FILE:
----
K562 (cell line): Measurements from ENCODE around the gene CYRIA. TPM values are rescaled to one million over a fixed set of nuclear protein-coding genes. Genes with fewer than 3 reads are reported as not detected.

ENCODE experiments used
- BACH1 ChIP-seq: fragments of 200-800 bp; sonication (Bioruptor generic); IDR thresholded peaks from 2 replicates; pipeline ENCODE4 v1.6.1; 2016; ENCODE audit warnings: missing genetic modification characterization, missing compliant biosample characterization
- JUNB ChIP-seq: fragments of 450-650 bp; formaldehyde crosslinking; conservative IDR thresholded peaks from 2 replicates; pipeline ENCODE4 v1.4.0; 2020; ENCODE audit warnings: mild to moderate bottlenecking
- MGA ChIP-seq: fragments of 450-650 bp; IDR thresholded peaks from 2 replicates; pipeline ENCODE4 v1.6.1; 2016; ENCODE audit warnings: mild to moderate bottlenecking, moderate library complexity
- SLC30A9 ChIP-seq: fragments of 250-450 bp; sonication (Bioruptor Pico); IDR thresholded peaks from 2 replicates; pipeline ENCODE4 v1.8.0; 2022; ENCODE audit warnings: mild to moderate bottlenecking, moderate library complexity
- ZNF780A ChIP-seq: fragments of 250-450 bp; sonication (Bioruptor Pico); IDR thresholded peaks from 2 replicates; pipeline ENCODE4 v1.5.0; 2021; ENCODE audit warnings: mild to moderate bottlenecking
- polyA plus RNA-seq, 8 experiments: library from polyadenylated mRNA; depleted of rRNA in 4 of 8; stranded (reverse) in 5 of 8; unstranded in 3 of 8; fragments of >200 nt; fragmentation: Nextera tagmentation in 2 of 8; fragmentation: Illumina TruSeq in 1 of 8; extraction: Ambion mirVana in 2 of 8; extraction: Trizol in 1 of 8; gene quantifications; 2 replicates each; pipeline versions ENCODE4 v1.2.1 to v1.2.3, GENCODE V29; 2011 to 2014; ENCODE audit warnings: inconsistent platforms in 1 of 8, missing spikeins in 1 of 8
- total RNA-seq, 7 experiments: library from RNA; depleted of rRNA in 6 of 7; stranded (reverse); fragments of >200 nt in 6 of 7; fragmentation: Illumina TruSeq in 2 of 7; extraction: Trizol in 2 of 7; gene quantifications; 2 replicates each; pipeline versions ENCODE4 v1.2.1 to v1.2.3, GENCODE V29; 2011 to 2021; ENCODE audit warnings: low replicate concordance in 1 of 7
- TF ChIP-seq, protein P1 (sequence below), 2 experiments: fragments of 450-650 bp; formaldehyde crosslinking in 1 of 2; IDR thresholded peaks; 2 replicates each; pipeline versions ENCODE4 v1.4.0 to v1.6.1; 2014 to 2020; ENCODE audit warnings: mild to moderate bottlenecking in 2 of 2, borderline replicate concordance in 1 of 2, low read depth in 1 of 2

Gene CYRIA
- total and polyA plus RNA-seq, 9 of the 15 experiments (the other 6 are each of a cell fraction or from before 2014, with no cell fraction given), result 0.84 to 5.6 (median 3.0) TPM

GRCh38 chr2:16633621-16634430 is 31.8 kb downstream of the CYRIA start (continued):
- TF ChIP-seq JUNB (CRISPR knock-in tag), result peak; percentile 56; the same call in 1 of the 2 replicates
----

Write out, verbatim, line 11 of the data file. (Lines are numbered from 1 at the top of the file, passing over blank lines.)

Gene CYRIA